The camp is I reckon some 2km long and situated directly on the Khumbu glacier and very close to the actual icefall with all its crevasses and constantly moving bits and pieces. Each team has claimed their territory and in some cases defend it vigorously (I leave out names here for now). Mingling with other teams seems like a no-no so far. 

Within each camp there is some key infrastructure:

  • Mess tent: Arguably the heart of the camp. Here we spent most of our down time to eat, play (monopoly deal being king), chat and do briefings.

  • Kitchen tent: Good food is key and so far we been catered for well. More importantly even is a constant supply of hot water. 


  • Storage / communication tent: here you can find a lot of snacks, dry food for higher up, commincation and charging gear and stuff you don’t wanna keep in your tent (like climbing and high altitude kit).


  • Toilet tent: Men usually use for no2, women no1&2. The collective output goes into a barrel that is replaced when needed. Fellow hiker Mo had her tent blown away while in action – scared for life (but hilarious) ;o) 


  • Shower tent: operated with heated water from the kitchen and a pump. Looks simple, feels great!
  • Sleeping tents: the only bit of real privacy. Required for such a long trip. Sherpa’s have the same tents than we do, but share.



  • Sherpa mess tent: Common area (when not in kitchen) and eating quarters. Surely a few card games go down here too. 


Beyond the individual camps there are communal places such as the Everest ER tent (emergency & rescue) staffed wit experienced doctors, nurses and rescue pilots, the Sagarmartha pollution and control committee (SPCC) that houses the ice fall doctors (fixing the ropes to the summits), the radio and wifi station (Usd50 per 1GB, ncell also available but patchy) and several heli landing spots for transport, rescue and supplies in & out of the camp.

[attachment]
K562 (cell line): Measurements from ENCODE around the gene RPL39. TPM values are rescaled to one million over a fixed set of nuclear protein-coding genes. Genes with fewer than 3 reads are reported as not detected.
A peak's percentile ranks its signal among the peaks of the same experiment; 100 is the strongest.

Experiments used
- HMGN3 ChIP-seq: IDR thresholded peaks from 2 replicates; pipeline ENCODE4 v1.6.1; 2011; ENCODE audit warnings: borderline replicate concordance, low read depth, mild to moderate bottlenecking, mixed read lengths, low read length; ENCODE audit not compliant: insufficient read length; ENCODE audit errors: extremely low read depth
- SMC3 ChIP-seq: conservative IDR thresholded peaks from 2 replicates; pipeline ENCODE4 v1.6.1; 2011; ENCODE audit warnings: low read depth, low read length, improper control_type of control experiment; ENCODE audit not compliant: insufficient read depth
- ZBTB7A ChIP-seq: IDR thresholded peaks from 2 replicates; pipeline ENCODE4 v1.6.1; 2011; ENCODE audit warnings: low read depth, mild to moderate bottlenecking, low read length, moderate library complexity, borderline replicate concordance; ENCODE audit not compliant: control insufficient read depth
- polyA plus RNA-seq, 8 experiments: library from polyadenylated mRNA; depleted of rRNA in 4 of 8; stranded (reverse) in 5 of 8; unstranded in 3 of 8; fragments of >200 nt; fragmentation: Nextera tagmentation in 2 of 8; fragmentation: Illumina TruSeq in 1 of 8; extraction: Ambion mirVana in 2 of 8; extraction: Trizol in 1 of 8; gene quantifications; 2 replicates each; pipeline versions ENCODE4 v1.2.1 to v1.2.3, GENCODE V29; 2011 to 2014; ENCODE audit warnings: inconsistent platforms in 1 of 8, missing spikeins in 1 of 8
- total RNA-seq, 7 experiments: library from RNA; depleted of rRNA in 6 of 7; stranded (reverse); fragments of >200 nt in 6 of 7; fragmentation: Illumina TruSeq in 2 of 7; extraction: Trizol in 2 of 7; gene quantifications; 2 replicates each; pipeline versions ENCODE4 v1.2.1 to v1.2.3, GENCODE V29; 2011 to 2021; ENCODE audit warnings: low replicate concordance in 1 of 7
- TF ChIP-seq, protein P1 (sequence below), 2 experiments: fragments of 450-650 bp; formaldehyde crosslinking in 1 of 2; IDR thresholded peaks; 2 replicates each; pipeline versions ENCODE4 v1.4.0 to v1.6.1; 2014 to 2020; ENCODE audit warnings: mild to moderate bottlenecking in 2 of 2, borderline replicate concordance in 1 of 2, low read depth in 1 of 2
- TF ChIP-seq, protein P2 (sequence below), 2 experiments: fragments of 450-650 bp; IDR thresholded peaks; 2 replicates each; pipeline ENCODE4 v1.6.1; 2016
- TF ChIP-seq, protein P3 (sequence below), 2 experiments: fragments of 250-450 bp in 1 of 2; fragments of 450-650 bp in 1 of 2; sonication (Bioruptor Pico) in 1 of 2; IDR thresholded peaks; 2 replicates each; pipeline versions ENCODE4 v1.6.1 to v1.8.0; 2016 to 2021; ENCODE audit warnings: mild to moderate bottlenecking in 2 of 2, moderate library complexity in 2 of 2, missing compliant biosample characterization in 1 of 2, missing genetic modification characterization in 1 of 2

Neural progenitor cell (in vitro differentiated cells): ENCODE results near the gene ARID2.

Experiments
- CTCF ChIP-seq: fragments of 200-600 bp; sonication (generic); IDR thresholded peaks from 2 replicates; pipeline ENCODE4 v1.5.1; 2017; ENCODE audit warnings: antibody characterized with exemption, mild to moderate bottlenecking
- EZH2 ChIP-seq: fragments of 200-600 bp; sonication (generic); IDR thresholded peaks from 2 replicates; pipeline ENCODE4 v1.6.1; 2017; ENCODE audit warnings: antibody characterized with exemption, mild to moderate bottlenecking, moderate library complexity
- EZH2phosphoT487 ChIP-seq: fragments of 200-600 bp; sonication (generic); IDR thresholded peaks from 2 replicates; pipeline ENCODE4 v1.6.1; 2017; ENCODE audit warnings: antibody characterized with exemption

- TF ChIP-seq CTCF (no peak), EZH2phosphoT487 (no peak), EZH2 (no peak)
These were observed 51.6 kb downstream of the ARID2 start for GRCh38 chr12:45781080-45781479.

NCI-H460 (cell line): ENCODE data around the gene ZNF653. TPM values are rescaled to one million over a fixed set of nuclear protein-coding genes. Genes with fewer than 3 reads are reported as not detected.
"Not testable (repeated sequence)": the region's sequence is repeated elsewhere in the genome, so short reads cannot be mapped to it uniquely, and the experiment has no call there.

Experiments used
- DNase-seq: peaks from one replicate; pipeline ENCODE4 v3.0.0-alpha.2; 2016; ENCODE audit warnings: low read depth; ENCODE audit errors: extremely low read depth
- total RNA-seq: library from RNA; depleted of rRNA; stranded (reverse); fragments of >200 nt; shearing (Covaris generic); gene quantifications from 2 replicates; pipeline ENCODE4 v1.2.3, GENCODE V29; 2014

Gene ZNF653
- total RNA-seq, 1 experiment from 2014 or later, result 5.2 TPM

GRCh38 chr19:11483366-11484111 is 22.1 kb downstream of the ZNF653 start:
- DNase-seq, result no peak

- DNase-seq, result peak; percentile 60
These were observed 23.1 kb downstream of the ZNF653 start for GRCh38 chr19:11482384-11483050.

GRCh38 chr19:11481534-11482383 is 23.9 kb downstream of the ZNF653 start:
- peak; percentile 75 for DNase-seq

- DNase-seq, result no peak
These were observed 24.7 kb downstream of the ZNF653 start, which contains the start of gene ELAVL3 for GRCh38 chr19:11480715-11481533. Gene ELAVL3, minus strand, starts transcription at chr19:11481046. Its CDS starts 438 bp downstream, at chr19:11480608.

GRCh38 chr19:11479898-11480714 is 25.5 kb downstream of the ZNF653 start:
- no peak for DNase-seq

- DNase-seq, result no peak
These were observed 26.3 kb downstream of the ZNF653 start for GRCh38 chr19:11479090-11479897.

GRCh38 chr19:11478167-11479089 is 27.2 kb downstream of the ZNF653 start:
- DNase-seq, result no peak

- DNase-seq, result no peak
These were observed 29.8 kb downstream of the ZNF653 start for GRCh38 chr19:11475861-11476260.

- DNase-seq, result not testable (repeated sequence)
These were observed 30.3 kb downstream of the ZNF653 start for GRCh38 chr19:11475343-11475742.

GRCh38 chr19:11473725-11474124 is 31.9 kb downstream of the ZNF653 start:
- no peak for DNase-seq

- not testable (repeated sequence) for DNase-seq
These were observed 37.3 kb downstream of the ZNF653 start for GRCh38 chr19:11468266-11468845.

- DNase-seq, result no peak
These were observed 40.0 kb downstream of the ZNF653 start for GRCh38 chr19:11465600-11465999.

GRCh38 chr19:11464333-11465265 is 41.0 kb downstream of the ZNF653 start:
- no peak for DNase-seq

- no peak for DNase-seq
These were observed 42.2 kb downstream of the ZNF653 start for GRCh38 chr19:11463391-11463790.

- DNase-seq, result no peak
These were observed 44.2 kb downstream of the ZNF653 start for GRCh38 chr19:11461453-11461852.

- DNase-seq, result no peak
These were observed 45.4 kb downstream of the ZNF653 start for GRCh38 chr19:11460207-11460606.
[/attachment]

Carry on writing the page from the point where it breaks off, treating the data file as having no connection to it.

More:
Daily rountine

On non-climbing days (and there will be quite a few), we usually start with breakfast at 8am though hot drinks are being provided from 7am. The offering varies from porridge, pancakes, muesli to french toast, fried and boiled eggs and sometimes even bacon (like yesterday).

Afterwards we typically have the first session of games, take a stroll, do some washing or things like reinforcig tents.

Lunch is served around noon. We have often potatoes (fried, boiled, even salad), rice (cooked, fried, with veg etc), cooked veg, tuna, sardines, sausages, traditional dahl bat … plenty of stuff. By the time we had our pudding it will be 1.30pm or thereabout. More games after or a nap ;o)

3-4pm we use for briefings either on general issues or the next day. This goes hand in hand with some munchy stuff like cheese etc and more tea. More games and wifi if you must. We try to limit wifi from 3pm though a poor connection often takes care of that ;o)

Dinner is 6pm and is followed by the hot water bottle supply for the night ahead. We usually hit the sleeping bags between 8-9pm. Depends how long our monopoly deal thirst lasts and what is ahead the day after. 

Then its time to get cosy in your tent, read a book and to report to dream land. Nite, nite …